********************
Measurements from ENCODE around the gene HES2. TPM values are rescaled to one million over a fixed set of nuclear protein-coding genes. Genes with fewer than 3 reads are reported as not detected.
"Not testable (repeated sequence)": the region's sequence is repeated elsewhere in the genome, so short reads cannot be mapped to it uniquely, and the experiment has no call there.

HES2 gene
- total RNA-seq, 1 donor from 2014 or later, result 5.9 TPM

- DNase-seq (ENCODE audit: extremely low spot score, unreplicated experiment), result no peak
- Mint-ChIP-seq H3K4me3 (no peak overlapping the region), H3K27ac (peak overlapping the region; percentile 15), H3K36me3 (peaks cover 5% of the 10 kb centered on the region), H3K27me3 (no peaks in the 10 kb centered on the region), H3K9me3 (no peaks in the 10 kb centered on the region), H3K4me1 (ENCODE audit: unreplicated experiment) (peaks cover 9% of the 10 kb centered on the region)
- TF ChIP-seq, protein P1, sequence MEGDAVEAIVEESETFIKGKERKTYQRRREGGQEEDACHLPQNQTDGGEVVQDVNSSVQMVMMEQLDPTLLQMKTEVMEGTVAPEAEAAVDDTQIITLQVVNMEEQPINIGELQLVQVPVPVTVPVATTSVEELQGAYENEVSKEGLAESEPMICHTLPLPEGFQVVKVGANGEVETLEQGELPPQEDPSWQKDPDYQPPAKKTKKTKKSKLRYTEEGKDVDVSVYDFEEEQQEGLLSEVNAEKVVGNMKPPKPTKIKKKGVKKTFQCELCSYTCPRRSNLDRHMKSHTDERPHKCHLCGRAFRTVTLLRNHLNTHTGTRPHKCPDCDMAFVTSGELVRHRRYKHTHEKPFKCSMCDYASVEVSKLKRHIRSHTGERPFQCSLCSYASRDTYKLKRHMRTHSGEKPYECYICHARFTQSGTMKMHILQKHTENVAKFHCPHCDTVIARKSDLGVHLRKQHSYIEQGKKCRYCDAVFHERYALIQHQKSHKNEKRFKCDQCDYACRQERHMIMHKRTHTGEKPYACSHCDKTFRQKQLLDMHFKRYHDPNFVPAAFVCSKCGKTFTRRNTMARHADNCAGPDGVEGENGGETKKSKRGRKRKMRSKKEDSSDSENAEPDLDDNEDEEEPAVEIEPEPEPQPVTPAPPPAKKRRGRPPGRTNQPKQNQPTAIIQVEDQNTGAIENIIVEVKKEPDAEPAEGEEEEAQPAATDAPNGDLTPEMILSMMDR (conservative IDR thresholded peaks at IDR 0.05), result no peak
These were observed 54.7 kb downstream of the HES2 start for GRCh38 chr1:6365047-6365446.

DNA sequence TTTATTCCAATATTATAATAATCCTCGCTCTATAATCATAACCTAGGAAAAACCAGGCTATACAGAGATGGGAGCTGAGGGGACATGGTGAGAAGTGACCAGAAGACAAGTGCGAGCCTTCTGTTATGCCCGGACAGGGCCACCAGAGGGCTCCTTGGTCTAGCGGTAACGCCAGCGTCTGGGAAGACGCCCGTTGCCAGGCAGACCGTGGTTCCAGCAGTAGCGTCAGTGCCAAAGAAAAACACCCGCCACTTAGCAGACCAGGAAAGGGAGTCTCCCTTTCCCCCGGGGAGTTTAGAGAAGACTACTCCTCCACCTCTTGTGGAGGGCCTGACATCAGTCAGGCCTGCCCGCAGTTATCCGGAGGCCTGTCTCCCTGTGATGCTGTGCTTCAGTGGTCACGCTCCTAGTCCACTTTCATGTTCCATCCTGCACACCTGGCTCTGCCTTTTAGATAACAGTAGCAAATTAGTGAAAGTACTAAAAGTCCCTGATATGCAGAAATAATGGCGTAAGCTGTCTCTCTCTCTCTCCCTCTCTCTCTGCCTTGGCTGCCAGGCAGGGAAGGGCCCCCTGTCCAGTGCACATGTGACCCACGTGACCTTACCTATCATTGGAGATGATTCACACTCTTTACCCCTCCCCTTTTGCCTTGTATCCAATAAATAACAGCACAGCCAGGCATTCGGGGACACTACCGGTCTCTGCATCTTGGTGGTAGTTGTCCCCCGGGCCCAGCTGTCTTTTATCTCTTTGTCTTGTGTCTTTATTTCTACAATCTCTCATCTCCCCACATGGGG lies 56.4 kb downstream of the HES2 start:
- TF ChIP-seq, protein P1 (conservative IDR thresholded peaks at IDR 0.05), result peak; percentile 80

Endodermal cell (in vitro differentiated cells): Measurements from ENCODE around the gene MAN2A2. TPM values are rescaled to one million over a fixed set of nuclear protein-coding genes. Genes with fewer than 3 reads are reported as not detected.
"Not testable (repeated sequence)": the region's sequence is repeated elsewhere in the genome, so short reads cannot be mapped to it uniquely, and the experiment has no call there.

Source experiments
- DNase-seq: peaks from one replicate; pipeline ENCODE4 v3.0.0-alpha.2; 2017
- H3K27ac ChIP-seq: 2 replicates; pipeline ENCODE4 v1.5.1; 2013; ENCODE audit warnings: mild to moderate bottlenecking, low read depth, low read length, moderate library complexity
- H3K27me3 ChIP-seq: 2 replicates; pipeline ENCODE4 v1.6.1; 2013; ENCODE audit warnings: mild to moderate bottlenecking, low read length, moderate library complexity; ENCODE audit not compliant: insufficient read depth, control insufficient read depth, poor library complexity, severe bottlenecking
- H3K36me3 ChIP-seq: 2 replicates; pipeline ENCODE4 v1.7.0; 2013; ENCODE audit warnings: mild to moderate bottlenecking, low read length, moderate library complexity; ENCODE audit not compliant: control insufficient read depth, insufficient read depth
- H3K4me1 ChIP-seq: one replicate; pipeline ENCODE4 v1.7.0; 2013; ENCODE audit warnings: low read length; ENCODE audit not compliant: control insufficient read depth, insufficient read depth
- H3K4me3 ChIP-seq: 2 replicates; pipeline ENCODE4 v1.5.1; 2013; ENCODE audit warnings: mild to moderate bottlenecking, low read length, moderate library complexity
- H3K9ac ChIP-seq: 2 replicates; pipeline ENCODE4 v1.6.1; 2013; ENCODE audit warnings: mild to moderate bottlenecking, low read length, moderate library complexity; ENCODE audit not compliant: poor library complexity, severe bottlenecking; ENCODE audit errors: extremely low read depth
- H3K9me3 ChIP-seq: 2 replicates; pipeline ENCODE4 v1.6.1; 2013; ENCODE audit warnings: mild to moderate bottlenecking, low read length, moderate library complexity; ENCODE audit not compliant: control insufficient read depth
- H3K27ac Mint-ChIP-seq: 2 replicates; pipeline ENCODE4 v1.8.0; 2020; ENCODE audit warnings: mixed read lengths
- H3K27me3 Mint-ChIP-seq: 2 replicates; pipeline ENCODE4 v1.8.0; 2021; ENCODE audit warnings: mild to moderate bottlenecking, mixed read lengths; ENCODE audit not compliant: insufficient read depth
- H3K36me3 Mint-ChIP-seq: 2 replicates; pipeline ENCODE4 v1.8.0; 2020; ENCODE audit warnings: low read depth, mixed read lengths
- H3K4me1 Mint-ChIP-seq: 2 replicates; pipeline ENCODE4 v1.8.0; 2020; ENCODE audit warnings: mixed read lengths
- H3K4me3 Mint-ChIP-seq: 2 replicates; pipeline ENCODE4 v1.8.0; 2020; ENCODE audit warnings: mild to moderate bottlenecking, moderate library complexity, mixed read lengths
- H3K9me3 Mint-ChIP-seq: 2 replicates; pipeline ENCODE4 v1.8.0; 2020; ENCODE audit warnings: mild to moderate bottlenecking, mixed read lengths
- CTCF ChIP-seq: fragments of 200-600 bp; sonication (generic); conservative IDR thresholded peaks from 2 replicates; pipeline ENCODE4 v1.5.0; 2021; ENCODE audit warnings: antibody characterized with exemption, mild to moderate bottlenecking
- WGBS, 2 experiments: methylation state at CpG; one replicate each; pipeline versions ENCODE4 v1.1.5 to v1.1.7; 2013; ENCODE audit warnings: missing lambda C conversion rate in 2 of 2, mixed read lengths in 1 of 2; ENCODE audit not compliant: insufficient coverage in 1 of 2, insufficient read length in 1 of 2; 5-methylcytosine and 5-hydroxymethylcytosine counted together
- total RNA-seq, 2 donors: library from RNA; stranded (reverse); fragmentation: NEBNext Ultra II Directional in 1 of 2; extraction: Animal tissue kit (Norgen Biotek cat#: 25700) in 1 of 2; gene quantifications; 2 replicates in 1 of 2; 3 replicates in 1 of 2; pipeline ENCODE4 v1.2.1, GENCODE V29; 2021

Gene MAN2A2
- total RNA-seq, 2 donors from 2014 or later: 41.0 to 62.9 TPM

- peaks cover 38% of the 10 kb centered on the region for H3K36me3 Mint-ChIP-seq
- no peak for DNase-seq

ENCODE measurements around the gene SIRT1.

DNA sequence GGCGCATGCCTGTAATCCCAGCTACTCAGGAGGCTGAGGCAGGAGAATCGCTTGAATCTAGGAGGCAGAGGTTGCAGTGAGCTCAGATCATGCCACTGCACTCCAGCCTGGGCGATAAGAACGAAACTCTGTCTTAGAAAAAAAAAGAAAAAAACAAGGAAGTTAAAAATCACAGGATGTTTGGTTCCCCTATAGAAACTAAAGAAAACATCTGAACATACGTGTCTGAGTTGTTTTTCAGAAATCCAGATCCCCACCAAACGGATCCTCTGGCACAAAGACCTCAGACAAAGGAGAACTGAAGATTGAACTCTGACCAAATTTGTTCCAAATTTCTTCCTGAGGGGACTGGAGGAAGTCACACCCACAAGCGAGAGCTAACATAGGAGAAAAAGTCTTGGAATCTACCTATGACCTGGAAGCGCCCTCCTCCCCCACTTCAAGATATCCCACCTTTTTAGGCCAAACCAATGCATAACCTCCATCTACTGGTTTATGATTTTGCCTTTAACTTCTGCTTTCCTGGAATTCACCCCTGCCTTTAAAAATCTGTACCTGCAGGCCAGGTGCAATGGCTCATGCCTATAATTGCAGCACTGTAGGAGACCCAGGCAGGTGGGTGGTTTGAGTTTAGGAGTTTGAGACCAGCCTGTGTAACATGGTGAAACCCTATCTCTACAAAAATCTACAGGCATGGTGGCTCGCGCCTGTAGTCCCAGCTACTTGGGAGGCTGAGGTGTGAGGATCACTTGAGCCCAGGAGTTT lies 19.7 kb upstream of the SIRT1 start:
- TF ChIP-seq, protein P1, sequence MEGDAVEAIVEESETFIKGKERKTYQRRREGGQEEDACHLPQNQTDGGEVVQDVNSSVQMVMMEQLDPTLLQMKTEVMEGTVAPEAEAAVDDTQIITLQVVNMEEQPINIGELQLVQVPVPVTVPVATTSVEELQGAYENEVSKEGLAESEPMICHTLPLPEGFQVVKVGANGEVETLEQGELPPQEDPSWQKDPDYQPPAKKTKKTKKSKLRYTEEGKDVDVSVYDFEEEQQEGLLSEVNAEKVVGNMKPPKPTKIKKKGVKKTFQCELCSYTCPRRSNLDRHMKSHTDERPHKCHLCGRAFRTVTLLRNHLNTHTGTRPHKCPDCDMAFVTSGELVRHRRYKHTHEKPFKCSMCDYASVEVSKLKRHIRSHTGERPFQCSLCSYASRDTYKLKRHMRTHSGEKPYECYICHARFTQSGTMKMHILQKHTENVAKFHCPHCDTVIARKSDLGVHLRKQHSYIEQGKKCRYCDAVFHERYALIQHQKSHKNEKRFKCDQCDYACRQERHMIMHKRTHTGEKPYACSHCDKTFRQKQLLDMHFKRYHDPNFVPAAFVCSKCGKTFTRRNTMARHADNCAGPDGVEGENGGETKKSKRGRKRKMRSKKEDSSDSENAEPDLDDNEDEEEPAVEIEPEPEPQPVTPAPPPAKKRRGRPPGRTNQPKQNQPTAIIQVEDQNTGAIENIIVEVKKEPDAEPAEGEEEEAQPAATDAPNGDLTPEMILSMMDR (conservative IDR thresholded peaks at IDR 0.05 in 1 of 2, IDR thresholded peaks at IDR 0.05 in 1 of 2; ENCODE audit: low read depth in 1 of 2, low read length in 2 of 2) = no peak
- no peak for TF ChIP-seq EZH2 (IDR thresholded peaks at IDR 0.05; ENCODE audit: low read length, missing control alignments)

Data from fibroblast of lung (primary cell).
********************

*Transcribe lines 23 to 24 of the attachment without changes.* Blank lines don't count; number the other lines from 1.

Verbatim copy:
- H3K27me3 Mint-ChIP-seq: 2 replicates; pipeline ENCODE4 v1.8.0; 2021; ENCODE audit warnings: mild to moderate bottlenecking, mixed read lengths; ENCODE audit not compliant: insufficient read depth
- H3K36me3 Mint-ChIP-seq: 2 replicates; pipeline ENCODE4 v1.8.0; 2020; ENCODE audit warnings: low read depth, mixed read lengths